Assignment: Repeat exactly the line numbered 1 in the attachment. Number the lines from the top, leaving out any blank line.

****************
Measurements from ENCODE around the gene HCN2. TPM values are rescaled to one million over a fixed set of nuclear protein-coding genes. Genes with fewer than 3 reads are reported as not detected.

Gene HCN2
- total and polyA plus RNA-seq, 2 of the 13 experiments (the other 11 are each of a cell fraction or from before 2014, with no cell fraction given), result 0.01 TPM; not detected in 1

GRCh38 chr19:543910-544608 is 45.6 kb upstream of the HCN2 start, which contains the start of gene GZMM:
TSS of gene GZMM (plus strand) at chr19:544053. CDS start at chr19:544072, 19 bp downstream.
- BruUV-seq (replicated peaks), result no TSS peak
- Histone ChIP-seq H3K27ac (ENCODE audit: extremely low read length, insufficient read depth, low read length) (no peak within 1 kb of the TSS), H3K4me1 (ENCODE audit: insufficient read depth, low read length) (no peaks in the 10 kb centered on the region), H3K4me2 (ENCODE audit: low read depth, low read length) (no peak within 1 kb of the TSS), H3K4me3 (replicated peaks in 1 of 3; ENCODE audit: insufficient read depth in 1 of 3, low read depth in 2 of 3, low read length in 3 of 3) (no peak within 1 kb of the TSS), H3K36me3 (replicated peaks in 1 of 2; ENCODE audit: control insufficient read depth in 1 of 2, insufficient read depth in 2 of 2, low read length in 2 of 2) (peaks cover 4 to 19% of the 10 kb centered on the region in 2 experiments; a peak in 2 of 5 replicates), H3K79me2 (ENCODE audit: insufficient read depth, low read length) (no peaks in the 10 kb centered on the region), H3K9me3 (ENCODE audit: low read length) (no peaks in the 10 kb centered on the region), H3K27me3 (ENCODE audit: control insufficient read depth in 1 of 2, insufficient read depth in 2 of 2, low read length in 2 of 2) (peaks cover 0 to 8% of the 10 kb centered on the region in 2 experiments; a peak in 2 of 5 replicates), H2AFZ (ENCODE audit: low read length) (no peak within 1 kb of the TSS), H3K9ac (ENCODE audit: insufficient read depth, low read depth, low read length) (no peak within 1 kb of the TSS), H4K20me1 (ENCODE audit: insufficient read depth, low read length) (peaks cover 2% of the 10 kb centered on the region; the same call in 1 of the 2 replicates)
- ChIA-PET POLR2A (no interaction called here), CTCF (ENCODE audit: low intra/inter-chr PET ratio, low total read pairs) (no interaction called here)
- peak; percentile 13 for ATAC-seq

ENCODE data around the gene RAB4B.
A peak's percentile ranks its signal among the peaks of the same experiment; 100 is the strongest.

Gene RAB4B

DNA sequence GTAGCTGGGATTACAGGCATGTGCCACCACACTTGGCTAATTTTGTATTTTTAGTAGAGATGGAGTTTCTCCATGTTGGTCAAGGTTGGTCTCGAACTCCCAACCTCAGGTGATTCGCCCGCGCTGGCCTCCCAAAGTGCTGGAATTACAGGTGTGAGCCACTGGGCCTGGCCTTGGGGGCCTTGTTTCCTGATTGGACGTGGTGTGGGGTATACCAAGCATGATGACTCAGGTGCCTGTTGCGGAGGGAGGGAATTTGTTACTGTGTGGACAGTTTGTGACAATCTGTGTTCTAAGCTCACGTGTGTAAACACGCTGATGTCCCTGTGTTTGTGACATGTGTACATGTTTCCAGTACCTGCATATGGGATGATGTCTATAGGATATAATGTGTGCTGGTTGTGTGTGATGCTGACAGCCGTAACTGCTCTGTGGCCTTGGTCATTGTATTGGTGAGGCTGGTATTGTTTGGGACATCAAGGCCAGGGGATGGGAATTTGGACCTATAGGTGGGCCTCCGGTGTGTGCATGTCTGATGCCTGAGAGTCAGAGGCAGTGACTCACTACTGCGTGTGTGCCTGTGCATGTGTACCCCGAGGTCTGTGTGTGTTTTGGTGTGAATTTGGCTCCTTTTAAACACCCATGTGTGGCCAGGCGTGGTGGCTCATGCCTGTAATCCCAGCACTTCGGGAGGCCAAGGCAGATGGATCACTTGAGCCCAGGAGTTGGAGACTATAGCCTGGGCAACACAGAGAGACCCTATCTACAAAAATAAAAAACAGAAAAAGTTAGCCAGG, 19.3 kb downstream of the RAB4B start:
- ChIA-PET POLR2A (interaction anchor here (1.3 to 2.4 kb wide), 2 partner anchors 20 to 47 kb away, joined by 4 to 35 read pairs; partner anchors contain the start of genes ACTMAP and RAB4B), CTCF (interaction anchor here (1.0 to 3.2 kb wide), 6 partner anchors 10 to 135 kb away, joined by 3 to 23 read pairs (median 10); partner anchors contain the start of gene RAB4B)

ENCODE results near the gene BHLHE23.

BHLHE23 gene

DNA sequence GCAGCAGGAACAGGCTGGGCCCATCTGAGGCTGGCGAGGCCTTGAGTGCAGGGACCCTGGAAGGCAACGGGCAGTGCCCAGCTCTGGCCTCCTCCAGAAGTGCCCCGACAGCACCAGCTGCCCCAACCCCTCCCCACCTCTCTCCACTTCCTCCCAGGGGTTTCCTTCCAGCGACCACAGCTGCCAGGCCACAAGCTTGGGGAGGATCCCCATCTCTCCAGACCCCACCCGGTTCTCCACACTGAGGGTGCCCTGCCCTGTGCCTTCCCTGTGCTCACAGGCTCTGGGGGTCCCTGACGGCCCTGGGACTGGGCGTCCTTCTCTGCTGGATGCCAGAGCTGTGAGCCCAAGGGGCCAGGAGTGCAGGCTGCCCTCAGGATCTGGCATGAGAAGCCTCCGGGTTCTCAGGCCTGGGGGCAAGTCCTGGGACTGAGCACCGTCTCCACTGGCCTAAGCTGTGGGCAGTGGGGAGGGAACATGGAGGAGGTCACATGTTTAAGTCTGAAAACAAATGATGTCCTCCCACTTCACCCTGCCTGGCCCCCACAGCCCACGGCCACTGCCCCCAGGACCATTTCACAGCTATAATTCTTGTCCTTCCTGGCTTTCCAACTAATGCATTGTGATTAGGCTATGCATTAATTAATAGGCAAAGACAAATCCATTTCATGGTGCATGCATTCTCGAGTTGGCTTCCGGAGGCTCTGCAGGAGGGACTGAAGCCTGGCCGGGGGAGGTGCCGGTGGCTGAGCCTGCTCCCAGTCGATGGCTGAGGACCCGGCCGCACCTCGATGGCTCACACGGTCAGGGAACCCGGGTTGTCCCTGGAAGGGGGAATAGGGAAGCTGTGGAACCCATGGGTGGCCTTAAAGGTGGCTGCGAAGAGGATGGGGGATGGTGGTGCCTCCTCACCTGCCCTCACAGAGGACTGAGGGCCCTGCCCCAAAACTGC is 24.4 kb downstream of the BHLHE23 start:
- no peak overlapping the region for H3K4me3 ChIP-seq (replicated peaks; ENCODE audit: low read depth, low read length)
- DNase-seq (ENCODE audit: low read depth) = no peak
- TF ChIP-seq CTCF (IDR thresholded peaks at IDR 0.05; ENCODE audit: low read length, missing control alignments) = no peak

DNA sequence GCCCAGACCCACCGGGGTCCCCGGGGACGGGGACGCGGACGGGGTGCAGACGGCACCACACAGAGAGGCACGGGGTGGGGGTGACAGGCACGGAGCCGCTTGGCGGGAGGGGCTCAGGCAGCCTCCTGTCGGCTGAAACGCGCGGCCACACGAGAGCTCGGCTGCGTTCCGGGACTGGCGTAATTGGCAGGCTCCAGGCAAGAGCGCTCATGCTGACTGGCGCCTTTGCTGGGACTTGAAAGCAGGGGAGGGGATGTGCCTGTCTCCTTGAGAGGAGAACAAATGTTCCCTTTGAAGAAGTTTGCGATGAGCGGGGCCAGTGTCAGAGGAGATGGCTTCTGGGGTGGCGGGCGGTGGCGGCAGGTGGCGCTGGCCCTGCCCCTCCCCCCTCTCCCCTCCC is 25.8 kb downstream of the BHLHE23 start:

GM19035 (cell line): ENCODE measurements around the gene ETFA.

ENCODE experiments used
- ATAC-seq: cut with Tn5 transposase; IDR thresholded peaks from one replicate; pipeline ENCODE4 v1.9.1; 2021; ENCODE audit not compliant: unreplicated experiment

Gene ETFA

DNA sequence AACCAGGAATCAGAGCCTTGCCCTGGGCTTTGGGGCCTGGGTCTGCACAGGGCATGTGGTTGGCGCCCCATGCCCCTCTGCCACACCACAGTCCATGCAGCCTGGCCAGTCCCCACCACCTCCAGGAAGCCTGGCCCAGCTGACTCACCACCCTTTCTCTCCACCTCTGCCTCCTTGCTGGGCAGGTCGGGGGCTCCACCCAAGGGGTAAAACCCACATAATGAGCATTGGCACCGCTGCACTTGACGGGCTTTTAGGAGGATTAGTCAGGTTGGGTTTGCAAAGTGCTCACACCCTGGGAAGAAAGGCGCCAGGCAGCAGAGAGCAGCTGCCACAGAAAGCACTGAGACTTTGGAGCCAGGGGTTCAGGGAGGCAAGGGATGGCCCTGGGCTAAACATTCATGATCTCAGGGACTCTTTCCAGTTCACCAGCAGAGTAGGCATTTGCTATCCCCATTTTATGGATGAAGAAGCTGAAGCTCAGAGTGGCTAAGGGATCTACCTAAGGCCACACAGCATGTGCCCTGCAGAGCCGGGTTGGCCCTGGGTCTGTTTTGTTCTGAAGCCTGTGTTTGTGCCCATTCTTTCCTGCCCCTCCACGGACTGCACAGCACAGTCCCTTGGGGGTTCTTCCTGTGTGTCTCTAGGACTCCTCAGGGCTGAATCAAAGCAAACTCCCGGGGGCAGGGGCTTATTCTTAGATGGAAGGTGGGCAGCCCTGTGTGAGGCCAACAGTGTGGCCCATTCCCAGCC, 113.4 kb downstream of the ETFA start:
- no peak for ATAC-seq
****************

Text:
Measurements from ENCODE around the gene HCN2. TPM values are rescaled to one million over a fixed set of nuclear protein-coding genes. Genes with fewer than 3 reads are reported as not detected.